SAN FRANCISCO (BCN)—A search was suspended Wednesday evening for a Chinese sailor who left San Francisco last week in a bid for a world sailing record, U.S. Coast Guard officials and the sailor’s racing team said.
Guo Chuan, 50, of Qingdao, China is still missing after a two-day search by crews from the Coast Guard and U.S. Navy.
Chuan sailed under the Golden Gate Bridge at 2:24 p.m. Oct. 18 as he set to break the trans-Pacific solo, non-stop sailing record.
Chuan hoped to make the passage to Shanghai in 18 days. The record is 21 days.
Chuan set sail in a 97-foot super trimaran named Qingdao China, after his hometown.
Tuesday morning Coast Guard officials heard from personnel at the Maritime Rescue Coordination Center China that Chuan had not been heard from in 24 hours, prompting a response from the Coast Guard and the U.S. Navy.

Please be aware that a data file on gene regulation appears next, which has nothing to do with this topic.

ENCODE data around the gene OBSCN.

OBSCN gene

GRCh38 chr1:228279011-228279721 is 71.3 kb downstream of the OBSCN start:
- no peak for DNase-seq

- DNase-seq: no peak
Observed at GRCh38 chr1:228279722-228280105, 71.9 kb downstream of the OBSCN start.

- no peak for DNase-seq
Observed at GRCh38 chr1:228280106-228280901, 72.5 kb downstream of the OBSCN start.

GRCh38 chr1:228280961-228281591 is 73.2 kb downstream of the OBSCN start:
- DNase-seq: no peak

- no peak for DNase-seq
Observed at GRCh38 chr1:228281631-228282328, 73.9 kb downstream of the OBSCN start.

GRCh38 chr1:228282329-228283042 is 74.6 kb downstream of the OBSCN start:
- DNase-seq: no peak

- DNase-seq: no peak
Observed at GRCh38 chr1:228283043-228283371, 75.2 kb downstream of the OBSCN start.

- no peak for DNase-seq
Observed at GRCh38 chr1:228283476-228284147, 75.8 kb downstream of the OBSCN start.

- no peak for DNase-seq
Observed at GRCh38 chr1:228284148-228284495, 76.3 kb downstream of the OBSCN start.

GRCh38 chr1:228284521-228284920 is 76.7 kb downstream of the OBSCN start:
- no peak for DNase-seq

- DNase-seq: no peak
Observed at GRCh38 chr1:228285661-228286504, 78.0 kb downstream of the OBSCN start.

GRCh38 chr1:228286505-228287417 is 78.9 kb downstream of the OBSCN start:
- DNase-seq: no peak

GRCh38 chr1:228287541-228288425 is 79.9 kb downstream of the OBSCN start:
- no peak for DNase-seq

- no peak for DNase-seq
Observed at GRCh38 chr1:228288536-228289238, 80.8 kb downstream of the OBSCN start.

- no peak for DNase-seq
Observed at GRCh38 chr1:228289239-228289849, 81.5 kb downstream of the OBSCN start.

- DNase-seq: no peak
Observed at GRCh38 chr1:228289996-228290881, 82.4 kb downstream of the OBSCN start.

Coast Guard officials deployed HC-130 Hercules airplane crews, who conducted six search patterns near the Qingdao China’s course through the Pacific. The search, which also included a Navy team aboard an MH-60 Seahawk helicopter, covered more than 4,600 square miles over two days.
“It’s highly unlikely he survived,” Coast Guard Petty Officer Melissa McKenzie said.
14:24:11 PDT (22:24:11 GMT) start solo nonstop trans-Pacific world record attempt pic.twitter.com/W8hQvc87zG
— Chuan Guo (@ChuanGuo) October 19, 2016
In the search, the crew of the MH-60 Seahawk flew over the Qingdao China and hailed Chuan, but he did not answer. A rigid-hull inflatable boat had been deployed and rescuers boarded it, but Chuan was not on board and they only found his lifejacket.
“Mr. Chuan was a professional mariner with a deep passion for sailing,” Coast Guard Capt. Robert Hendrickson said in a statement. “Our deepest condolences go out not only to his family but also to his racing team and the sailing community.”
The Qingdao China remained adrift Wednesday, according to the Coast Guard. Chuan’s racing team was making arrangements to recover the boat.
Rescuers had lowered the mainsail and marked the boat and a broadcast was sent to other mariners to avoid the sailboat.